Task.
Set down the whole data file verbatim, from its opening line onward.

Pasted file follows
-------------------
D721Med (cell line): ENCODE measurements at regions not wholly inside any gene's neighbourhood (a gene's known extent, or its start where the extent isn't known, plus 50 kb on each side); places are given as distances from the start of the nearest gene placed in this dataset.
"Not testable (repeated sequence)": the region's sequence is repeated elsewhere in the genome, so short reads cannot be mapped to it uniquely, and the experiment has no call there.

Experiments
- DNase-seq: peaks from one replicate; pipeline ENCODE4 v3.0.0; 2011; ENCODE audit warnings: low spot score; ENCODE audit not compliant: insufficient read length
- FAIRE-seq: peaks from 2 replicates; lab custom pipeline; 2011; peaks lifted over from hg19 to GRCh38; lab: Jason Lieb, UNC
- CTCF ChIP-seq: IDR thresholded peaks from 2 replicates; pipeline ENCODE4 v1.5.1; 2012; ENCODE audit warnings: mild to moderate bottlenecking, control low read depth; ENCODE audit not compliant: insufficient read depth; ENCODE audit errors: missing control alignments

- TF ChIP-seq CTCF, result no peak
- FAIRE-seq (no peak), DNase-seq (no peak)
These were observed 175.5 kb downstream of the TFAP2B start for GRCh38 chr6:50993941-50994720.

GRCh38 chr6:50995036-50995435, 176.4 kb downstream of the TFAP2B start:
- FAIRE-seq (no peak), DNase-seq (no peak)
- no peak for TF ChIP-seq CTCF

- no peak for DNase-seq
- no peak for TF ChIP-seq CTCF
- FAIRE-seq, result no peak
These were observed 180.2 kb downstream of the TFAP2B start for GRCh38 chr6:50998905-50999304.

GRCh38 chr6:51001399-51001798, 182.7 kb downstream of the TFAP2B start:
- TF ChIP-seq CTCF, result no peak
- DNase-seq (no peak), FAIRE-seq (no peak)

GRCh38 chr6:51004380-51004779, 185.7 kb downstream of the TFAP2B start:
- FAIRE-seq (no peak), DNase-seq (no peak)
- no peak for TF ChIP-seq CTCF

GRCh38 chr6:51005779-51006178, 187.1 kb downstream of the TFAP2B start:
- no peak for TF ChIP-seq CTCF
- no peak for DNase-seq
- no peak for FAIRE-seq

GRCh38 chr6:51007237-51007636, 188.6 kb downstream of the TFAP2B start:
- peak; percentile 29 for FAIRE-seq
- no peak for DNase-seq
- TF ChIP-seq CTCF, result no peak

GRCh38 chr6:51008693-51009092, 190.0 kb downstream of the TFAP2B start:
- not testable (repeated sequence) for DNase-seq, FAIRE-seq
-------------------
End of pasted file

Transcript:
D721Med (cell line): ENCODE measurements at regions not wholly inside any gene's neighbourhood (a gene's known extent, or its start where the extent isn't known, plus 50 kb on each side); places are given as distances from the start of the nearest gene placed in this dataset.
"Not testable (repeated sequence)": the region's sequence is repeated elsewhere in the genome, so short reads cannot be mapped to it uniquely, and the experiment has no call there.

Experiments
- DNase-seq: peaks from one replicate; pipeline ENCODE4 v3.0.0; 2011; ENCODE audit warnings: low spot score; ENCODE audit not compliant: insufficient read length
- FAIRE-seq: peaks from 2 replicates; lab custom pipeline; 2011; peaks lifted over from hg19 to GRCh38; lab: Jason Lieb, UNC
- CTCF ChIP-seq: IDR thresholded peaks from 2 replicates; pipeline ENCODE4 v1.5.1; 2012; ENCODE audit warnings: mild to moderate bottlenecking, control low read depth; ENCODE audit not compliant: insufficient read depth; ENCODE audit errors: missing control alignments

- TF ChIP-seq CTCF, result no peak
- FAIRE-seq (no peak), DNase-seq (no peak)
These were observed 175.5 kb downstream of the TFAP2B start for GRCh38 chr6:50993941-50994720.

GRCh38 chr6:50995036-50995435, 176.4 kb downstream of the TFAP2B start:
- FAIRE-seq (no peak), DNase-seq (no peak)
- no peak for TF ChIP-seq CTCF

- no peak for DNase-seq
- no peak for TF ChIP-seq CTCF
- FAIRE-seq, result no peak
These were observed 180.2 kb downstream of the TFAP2B start for GRCh38 chr6:50998905-50999304.

GRCh38 chr6:51001399-51001798, 182.7 kb downstream of the TFAP2B start:
- TF ChIP-seq CTCF, result no peak
- DNase-seq (no peak), FAIRE-seq (no peak)

GRCh38 chr6:51004380-51004779, 185.7 kb downstream of the TFAP2B start:
- FAIRE-seq (no peak), DNase-seq (no peak)
- no peak for TF ChIP-seq CTCF

GRCh38 chr6:51005779-51006178, 187.1 kb downstream of the TFAP2B start:
- no peak for TF ChIP-seq CTCF
- no peak for DNase-seq
- no peak for FAIRE-seq

GRCh38 chr6:51007237-51007636, 188.6 kb downstream of the TFAP2B start:
- peak; percentile 29 for FAIRE-seq
- no peak for DNase-seq
- TF ChIP-seq CTCF, result no peak

GRCh38 chr6:51008693-51009092, 190.0 kb downstream of the TFAP2B start:
- not testable (repeated sequence) for DNase-seq, FAIRE-seq